Living here is a constant challenge. It's a challenge to my faith, it's a challenge to my customs, and it's a challenge to the patriotic feelings I have for my country. I had to explain why the idea that 9/11 was an inside job was ludicrous to my 10th graders. I am spoken to about Christianity in a tone that seems to say, "that's so cute that you believe that...". I have started speeding.
And yet, I find myself defending this place to people back home. I get a twinge of irritation when I see things people write about the Kingdom. I write facebook comments and then decide not to send them because I know it would cause a thing. When I get home I know that I'm going to have some interesting conversations with people who think they know a lot about this place, but don't actually know a damn thing.
This has led me to a very strange conclusion: like Spock, I am a child of two worlds now. I have the burden of knowledge and experience that will never let me hear a news story about the USA without dreading what it will be. I won't be able to see an event like the "trial" of Islam in Florida without thinking immediately of my students and getting sad that after all I do to try and show them what a great thing America is, I get this. I will never be able to read the reports about protests in the Kingdom without seeing that no one really sees what's going on. When I get home, I know I'm going to be culture shocked. I'm going to shake hands with everyone a million times, drive too fast and honk unnecessarily, and just generally feel uncomfortable. This is going to be very strange.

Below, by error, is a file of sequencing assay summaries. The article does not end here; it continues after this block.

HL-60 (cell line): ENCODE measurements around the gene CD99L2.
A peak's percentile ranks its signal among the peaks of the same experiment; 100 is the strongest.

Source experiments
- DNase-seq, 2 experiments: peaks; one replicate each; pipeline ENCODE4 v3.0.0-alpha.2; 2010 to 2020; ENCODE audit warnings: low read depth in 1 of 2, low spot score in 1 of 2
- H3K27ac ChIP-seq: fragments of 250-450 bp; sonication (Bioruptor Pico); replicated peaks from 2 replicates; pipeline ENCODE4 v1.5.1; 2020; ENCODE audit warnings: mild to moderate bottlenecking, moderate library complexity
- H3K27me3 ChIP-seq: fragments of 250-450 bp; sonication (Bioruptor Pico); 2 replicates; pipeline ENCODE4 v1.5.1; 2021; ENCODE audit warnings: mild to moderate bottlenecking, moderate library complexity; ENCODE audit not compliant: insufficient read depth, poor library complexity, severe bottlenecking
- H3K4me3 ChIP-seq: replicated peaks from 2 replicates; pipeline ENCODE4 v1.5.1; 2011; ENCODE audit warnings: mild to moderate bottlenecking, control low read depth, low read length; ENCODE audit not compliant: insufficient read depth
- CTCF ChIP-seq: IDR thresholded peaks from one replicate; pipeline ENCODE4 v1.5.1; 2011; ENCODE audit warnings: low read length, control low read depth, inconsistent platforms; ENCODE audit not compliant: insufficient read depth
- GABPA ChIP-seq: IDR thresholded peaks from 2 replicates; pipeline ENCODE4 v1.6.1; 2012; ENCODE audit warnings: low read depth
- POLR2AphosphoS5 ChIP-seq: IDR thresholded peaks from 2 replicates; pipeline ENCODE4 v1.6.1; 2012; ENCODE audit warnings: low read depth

So I have been completely changed by this experience and it's not even halfway over. I'm still Tyler, there's no doubt about that. I love puns, oreos, and a good, cold, dark beer (can you tell I'm excited for Berlin?). But my perspective has shifted and my understanding of who I am in relation to the rest of the world is different now and will always be.
I think you don't give Friedman enough credit. He specifically called out the nations that were historically countries, e.g. Egypt, and the ones that were drawn by lines on a map, e.g. Israel, Saudi, etc. I disagreed a bit with him on Kuwait, but only because I think they captured the tribe's territory pretty well. This dynamic is incredibly important. Remember, it's family, tribe, sect, Islam, and then everybody else.ReplyDelete
Apply that to Libya, and our current endeavor is really stupid.
Re: your last statement: couldn't that be part of the reason for this whole adventure? You & Amber wanted to experience another country/part of the world not just as tourists, but as a resident. You can't do that and not come away unchanged. Just don't be too hard on us slubs who stay in one spot forever, when you get here. Love you!!ReplyDelete